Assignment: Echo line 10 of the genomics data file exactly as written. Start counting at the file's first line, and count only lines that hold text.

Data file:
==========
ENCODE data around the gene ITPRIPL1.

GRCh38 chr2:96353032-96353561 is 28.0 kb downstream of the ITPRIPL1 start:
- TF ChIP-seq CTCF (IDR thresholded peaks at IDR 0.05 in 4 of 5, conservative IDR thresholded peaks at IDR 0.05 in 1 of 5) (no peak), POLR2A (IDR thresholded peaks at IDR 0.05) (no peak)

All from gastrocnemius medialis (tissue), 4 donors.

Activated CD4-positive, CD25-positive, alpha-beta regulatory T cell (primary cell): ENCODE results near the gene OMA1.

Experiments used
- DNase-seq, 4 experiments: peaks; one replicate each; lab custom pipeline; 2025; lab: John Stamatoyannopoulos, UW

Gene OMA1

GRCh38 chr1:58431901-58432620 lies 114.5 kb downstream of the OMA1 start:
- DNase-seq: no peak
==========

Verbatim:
- DNase-seq: no peak